Liquid Crystals: The Story Behind the Technology

Did you know that liquid crystals were discovered by a botanist studying carrots?

Liquid Crystals Liquid crystals, most commonly known today for their presence in liquid crystal displays (LCDs), have a molecular makeup somewhere in between a solid and a liquid. Unlike a solid, their molecules are not ordered, but unlike a liquid they do follow some structure. Enter the fascinating world of liquid crystals.

Liquid crystals were accidentally discovered in 1888 by Austrian botanist Friedrich Reinitzer while he studied cholesteryl benzoate of carrots. Reinitzer observed that when he heated cholesteryl benzoate it had two melting points. Initially, at 294°F (145°C), it melted and turned into a cloudy fluid. When it reached 353°F (179°C), it changed again, but this time into a clear liquid. He also observed two other characteristics of the substance; it reflected polarized light and could also rotate the polarization direction of light.

Surprised by his findings, Reinitzer sought help from German physicist Otto Lehmann. When Lehmann studied the cloudy fluid under a microscope, he saw crystallites. He noted that the cloudy phase flowed like a liquid, but that there were other characteristics, such as a rod-like molecular structure that was somewhat ordered, that convinced Lehmann that the substance was a solid. Lehmann continued to study cholesteryl benzoate and other related materials. He concluded the cloudy fluid represented a newly discovered phase of matter and called it liquid crystal.

In nature, liquid crystals aren't only found in plants, most carbon compounds contain liquid crystals. They are found in the shells of beetles, DNA molecules, human bone, wood cellulose and even slug slime.

In the early 1960s chemist Richard Williams began to research the use of liquid crystals while he worked for RCA Laboratories. He discovered that when an electric field was applied to a thin layer of liquid crystals, the crystals would form stripe patterns and enter into a nematic state. His discovery would come to be known as "Williams' domain" and led to the possibly of liquid crystal use in display devices.

A nematic liquid crystal causes the polarization of light waves to change as the waves pass through it, the extent of which depends upon the intensity of the electrical field. One problem Williams encountered while he attempted to use liquid crystals for displays was that in order for liquid crystals to enter a nematic state, they needed to be heated to a temperature impractical for consumer use.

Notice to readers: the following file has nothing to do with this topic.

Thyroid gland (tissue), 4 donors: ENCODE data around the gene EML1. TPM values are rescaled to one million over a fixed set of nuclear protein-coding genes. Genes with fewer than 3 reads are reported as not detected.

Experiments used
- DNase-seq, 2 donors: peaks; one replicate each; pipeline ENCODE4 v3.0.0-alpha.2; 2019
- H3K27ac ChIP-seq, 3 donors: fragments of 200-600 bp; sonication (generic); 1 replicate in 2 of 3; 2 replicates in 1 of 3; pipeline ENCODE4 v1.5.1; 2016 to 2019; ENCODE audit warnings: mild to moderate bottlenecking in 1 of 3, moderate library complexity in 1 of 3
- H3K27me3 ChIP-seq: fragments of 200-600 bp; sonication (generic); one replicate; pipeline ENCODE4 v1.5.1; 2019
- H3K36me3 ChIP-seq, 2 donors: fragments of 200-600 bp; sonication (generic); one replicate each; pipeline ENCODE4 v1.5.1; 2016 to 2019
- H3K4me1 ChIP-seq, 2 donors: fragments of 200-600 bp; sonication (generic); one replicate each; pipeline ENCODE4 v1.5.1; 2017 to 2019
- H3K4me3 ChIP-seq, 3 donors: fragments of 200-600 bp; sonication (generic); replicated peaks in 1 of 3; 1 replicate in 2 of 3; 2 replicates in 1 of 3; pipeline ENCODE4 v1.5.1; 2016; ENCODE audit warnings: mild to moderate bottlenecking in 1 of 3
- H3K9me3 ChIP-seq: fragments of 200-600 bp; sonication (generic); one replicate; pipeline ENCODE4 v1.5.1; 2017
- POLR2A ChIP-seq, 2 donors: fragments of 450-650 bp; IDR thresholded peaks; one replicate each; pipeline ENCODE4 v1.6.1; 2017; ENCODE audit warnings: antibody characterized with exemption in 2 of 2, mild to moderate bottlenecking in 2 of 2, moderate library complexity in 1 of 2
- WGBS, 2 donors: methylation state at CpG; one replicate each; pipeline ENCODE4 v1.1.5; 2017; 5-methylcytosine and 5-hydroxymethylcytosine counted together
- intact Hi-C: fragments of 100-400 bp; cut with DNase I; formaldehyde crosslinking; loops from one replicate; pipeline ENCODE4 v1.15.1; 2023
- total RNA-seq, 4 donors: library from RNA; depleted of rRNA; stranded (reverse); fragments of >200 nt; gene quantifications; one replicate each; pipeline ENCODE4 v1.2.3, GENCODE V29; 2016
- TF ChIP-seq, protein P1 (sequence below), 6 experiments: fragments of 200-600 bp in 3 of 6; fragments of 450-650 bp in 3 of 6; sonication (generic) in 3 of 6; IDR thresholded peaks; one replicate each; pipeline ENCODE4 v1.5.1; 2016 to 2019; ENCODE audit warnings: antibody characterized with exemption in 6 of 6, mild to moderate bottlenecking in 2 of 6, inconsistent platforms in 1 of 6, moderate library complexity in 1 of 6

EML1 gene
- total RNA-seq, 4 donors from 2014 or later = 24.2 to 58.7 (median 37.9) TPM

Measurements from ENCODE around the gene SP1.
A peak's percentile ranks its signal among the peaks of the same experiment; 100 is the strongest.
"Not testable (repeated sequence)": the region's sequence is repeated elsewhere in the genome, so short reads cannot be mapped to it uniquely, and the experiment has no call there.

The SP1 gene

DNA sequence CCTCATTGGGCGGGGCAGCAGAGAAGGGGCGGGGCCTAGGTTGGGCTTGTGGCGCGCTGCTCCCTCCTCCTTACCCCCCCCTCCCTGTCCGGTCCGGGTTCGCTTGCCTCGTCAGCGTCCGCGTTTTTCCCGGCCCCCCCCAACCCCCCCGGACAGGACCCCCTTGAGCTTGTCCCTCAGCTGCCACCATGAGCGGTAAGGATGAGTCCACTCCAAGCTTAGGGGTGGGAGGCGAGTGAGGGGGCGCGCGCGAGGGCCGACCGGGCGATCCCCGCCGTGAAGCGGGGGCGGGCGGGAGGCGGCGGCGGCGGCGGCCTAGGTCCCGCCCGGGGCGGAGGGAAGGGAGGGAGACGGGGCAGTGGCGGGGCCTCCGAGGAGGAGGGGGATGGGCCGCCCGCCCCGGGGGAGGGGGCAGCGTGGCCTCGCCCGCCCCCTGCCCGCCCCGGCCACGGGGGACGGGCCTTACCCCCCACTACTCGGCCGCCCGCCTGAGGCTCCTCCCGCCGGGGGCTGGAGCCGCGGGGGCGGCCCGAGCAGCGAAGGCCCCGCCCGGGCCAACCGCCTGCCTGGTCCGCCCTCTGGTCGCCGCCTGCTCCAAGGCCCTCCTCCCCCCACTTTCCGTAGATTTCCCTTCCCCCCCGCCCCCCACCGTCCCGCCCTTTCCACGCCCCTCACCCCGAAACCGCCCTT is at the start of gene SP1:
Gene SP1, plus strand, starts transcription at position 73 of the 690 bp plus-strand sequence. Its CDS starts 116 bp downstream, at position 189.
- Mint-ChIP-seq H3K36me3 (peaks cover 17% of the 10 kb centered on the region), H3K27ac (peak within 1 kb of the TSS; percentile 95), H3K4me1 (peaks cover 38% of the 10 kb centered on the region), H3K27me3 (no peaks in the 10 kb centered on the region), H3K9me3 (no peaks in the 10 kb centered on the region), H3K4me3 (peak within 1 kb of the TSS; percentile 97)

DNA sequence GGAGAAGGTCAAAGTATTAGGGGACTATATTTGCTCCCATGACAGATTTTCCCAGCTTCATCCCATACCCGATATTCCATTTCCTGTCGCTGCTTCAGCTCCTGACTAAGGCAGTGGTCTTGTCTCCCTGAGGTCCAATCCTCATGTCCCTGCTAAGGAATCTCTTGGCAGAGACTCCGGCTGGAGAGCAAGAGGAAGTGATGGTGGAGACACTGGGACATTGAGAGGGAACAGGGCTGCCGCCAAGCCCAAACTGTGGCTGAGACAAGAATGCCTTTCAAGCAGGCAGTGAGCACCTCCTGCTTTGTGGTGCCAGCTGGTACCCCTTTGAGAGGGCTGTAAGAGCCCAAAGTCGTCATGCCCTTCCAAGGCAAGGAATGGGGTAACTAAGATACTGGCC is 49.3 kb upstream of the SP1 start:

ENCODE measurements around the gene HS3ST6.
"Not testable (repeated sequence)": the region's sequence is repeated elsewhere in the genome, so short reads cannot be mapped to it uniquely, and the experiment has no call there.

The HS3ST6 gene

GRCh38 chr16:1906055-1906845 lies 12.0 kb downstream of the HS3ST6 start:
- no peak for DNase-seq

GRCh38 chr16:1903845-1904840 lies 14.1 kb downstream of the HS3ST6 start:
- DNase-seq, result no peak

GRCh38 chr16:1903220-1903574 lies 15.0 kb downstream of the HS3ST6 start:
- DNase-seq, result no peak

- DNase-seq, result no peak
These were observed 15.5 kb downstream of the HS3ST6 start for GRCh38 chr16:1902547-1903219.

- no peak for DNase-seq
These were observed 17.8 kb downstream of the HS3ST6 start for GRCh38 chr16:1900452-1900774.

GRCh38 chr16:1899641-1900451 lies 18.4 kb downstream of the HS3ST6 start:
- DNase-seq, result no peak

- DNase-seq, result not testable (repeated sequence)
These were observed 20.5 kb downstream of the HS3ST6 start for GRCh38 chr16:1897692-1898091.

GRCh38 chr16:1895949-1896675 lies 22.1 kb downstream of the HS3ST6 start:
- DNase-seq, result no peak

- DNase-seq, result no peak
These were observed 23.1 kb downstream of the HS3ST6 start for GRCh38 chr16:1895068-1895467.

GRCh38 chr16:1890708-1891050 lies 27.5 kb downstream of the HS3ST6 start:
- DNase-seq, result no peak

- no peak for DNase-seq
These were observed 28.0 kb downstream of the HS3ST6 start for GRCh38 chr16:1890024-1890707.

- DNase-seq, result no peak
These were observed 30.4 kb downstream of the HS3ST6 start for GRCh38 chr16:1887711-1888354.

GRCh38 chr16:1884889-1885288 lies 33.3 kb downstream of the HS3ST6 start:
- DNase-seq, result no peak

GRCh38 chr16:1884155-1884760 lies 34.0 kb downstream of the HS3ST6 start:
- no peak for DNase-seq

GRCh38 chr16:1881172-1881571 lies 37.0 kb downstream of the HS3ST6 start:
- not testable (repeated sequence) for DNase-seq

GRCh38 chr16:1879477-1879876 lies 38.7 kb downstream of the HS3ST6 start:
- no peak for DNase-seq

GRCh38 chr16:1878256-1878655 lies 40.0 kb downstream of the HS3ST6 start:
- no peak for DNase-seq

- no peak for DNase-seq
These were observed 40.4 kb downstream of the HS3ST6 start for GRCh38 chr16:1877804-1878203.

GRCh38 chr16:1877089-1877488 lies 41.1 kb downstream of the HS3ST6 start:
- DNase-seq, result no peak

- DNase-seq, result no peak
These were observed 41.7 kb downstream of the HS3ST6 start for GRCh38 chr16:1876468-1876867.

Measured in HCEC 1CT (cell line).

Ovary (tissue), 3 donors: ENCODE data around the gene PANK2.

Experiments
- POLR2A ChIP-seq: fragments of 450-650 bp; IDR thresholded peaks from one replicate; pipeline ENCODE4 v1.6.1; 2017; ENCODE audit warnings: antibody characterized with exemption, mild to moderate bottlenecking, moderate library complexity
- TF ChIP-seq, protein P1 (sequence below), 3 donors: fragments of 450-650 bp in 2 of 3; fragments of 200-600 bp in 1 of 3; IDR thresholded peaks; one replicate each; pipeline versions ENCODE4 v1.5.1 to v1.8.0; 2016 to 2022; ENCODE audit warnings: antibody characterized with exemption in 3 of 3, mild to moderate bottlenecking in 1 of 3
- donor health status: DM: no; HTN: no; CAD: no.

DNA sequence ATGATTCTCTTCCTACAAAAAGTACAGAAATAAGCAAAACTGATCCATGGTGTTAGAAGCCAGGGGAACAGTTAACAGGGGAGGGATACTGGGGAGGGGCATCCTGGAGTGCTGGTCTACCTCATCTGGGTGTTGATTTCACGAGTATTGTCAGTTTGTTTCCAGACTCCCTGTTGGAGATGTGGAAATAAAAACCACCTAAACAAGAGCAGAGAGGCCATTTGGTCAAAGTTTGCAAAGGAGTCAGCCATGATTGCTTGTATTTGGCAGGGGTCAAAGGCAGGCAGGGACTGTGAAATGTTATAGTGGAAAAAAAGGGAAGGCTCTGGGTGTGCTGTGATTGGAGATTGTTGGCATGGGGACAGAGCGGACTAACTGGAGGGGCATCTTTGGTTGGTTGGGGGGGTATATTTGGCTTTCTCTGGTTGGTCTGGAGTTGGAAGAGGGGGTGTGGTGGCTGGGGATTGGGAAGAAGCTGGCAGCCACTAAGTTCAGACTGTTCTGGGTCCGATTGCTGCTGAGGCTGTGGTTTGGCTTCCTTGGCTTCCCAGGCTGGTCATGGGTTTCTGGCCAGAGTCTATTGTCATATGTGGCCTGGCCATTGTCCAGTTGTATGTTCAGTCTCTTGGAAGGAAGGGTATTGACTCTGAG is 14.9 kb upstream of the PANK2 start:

William's colleague, George H. Heilmeier, led a team of two additional research chemists at RCA, Joel E. Goldmacher and Joseph A. Castellano. They discovered that altering the number of carbon atoms allowed for the presence of nematic liquid crystals at room temperature. Their research led to the first liquid crystal displays.

Early LCDs employed dynamic scattering method, or DSM, where an applied electrical charge rearranges liquid crystal molecules so scattered light passes through them. In 1969, RCA announced the first liquid crystal display products which included animated advertising displays, a reduced glare rearview mirror and a gasoline pump readout, but the technology also inspired innovation in several other industries.

In 1960, after nearly a decade of studying the thermal expansion of liquid crystals, James Fergason and two colleagues from Westinghouse Electric Corporation applied for several US patents involving liquid crystals. Fergason and his colleagues proved that a film of liquid crystals exhibited different temperature patterns on the skin. Their research led to the presence of liquid crystals in optical imaging devices, technology still used today. Fergason later had his own company, the International Liquid Crystal Company, release several LCD products, including the first LCD watch.

Besides their use in displays and optical imaging, liquid crystals are used in liquid crystal thermometers, nondestructive mechanical testing, color electronic slides in computer-aided drawing and for visualizing radio frequency wavelengths. A myriad of additional technologies utilizing liquid crystals are still being developed today.